The Metropolitan Museum of Art, when it was smaller

I’m working on a very art-themed podcast which should be ready for release this Friday.  The Metropolitan Museum of Art will be a supporting player in this week’s show, so please enjoy these early photos of the original building, opened in 1880 and designed by Calvert Vaux (to better accentuate his park) and Jacob Wray… Read More


Bicycle Mania! The story of New York on two wheels, from velocipedes to ten-speeds — with women’s liberation in tow

  Alice Austen’s iconic photograph of a telegram bike messenger in 1896, a year where many New Yorkers were wild about bikes. Austen even rode one around with her camera.  PODCAST The bicycle has always seemed like a slightly awkward form of transportation in big cities, but in fact, it’s reliable, convenient, clean and —… Read More


The Croton Aqueduct: How New York got its drinking water

Above: The Croton Reservoir in 1850, in what would soon become Central Park. (NYPL)PODCAST One of the great challenges faced by a growing, 19th-century New York City was the need for a viable, clean water supply. We take water for granted today. But before the 1830s, citizens relied on cisterns to collect rainwater, a series… Read More

The art of the reservoir, New York’s forgotten architecture

The Fortress of Fifth Avenue: the Murray Hill Reservoir We share a lot of the same needs as New Yorkers of the past, but we’ve just gotten better at hiding the unpleasant ones.  There are a great many mental institutions and specialized medical facilities in the city; they just aren’t in creepy, old Gothic buildings… Read More

A startling arrival off Canal Street — 150 years ago today

New York was hundreds of miles from the Union battle lines during the Civil War, but not a single citizen could walk the streets in 1862 without a constant reminder, from banners and fund-raisers to the sight of a man with missing limbs. And a most dramatic example docked at the Canal Street pier 150… Read More

If you lived here, you’d be home by now….

The Navarro Flats, once at Seventh Avenue and 59th Street, was an early pioneer of luxury apartment living along Central Park South. Although this stunner, by Spanish architect José Francisco de Navarro, is long gone, it set the pace for acceptable living on the park’s outskirts. Tomorrow, I’ll present another vanished classic of the apartment… Read More

Notes from the podcast (#128): The Conspiracy of 1864

A depiction of Central Park from 1864. The conspirator’s cottage hideout would have been near the southeast corner. (Courtesy NYPL) The year 1864 wasn’t as pivotal to New York City as 1863 (with the Draft Riots), but it is one of the stranger years I’ve ever come across in studying the city’s history, culminating in… Read More

The mysterious Central Park convent: Mount Saint Vincent

House on the hill: the stark and mysterious convent of Central Park, 1861 In tomorrow’s podcast, I’ll be spending a bit of time in 1861 and will be briefly mentioning Central Park. So I thought I’d give you a look at what it looked like then. Pictured above is a structure that once dominated the… Read More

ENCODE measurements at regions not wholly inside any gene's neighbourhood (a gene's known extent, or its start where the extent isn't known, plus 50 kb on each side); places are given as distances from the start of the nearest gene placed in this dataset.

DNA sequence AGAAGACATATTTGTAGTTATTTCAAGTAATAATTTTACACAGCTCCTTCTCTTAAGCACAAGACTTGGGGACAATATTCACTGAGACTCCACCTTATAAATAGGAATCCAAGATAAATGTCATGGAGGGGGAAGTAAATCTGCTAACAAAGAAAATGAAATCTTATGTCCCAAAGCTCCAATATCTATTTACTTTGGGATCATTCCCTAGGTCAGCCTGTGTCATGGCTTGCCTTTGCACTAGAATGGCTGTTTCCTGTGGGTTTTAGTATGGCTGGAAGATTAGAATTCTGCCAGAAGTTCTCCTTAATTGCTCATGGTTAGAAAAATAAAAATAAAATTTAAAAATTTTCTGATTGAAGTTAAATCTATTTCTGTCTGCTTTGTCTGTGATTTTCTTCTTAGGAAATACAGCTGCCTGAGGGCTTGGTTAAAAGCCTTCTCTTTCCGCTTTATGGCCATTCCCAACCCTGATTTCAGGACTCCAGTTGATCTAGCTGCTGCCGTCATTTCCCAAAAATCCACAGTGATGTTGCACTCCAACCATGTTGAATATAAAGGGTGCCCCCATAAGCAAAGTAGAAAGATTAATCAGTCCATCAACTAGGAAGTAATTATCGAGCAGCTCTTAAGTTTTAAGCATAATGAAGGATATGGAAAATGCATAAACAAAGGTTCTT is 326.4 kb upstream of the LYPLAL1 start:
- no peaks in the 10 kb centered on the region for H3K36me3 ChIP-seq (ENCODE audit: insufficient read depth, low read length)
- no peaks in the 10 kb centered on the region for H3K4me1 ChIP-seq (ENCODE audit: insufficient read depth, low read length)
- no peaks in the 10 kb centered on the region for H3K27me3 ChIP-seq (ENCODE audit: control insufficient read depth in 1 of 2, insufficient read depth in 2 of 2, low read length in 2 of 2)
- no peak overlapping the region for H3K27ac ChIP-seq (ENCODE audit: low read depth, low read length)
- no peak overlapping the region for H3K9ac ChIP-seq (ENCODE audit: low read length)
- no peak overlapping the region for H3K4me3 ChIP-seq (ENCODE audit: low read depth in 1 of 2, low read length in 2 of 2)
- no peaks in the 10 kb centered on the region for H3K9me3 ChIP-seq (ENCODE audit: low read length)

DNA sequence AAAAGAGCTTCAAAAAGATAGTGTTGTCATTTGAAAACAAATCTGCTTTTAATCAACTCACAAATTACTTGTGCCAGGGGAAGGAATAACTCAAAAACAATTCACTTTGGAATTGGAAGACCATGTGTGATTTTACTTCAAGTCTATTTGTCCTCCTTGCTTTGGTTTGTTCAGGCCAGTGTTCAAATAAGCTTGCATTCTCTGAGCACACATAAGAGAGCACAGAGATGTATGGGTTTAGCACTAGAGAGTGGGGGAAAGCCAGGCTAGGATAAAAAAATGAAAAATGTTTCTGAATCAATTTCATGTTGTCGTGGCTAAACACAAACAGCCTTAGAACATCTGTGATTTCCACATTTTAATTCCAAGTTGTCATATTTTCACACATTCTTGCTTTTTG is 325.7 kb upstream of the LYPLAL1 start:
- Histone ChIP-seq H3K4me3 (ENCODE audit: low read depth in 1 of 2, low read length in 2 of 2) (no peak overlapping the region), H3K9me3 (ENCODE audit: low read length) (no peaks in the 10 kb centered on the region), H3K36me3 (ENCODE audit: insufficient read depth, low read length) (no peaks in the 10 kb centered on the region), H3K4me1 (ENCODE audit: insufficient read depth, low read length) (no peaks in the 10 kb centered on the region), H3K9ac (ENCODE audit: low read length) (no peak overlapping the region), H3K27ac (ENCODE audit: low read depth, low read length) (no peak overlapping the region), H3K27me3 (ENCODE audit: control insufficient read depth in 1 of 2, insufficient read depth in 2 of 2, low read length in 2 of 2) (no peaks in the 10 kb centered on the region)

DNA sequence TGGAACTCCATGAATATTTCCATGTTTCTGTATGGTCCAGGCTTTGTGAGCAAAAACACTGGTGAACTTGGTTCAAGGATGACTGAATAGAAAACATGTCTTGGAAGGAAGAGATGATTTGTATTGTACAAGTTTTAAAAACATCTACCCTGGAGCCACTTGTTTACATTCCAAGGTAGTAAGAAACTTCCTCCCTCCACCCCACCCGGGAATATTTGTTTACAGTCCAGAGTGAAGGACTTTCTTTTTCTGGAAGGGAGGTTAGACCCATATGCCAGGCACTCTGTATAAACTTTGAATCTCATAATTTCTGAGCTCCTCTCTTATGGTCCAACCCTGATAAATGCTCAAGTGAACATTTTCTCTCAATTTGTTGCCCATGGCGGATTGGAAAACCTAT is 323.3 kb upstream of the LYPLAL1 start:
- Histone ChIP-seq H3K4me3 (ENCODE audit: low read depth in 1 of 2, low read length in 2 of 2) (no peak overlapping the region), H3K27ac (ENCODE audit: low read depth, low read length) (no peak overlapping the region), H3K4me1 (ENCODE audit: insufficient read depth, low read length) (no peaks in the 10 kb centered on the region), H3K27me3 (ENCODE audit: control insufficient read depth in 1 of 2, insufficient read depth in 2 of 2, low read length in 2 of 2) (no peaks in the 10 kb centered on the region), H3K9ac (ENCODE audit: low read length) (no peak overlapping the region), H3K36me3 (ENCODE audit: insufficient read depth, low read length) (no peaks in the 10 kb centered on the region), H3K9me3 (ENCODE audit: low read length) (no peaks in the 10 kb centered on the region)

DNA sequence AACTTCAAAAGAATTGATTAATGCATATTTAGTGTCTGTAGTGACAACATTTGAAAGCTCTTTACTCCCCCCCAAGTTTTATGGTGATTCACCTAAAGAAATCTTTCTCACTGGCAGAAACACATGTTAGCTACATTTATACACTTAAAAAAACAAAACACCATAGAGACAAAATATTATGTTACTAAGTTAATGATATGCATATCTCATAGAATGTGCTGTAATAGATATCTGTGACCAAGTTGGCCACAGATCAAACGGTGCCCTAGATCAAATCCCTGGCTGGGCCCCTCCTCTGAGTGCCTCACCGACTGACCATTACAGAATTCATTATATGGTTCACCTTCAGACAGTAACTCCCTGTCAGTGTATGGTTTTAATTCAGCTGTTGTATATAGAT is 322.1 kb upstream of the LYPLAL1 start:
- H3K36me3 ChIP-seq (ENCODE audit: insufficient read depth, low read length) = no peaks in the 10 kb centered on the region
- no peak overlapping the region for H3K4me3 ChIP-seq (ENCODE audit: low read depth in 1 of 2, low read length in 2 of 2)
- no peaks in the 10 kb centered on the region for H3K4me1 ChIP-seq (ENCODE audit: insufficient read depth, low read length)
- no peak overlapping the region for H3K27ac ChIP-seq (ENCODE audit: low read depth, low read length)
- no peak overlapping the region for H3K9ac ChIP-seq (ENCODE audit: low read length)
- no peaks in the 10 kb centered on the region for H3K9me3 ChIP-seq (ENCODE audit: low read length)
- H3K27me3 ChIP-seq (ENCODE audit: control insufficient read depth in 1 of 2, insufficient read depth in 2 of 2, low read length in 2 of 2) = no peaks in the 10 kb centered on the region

Parks and Recreation

Time Capsule: Gay Hippies vs the Nudists in Central Park!

Above: From a great photo stream of images from the 1971 parade by Me In San Fran/Flickr (check them out here) I happened across some rather extraordinary archival videos on YouTube posted by Randolfe Wicker, recorded in 1971 at New York’s second Gay Pride festivities ever, initially called the Christopher Street Gay Liberation Day. In those… Read More

Cheers to New York Fleet Week and a safe Memorial Day

At the helm of yet another watery craft, a visiting sailor on shore leave charts a course through Central Park with a new friend. Taken 1943, by Peter Stackpole, courtesy LIFE Images Cue the Leonard Bernstein!

Health and Living Podcasts

Building Blocks: The Commissioners Plan of 1811, inventing a New York grid of streets and avenues

The simplicity of the New York grid system, seen overhead in a 1939 classic photo by Margaret Bourke-White. PODCAST The Commissioners Plan of 1811 How did Manhattan get its orderly rows of numbered streets and avenues? In the early 19th century, New York was growing rapidly, but the new development was confined on an island,… Read More

You’ve come a long way, baby! But now it’s over. Extinguishing 102 years of women’s public smoking rights

Write that man a ticket! This rebel might have had a different cause had he been at yesterday’s New York city council meeting. The big news in the city yesterday was the massive smoking ban passed by the City Council that prohibits smoking in public places like Times Square and Central Park, a total of… Read More

It's Showtime

D.W. Griffith turns Central Park into a silent screen star

In honor of the grand re-opening of the Museum of the Moving Image this Saturday, we’re going all New York film and media here on the blog, posting some new stuff and re-printing some older ones pertinent to the city’s filmmaking history. Above, you can watch ‘Father Gets In The Game’, a cheeky short from… Read More

American History

Where were you when John Lennon was killed?

Originally posted 2010 — Today is the 30th anniversary of the death of John Lennon. Although he was murdered by Mark David Chapman on December 8th, it occurred at 10:50pm EST, and thus most heard about it the following day. On the evening of December 9th, thousands of people turned out for memorials throughout the… Read More

J.D. Salinger and the frozen ducks of Central Park

“I live in New York, and I was thinking about the lagoon in Central Park, down near Central Park South. I was wondering if it would be frozen over when I got home, and if it was, where did the ducks go? I was wondering where the ducks went when the lagoon** got all icy… Read More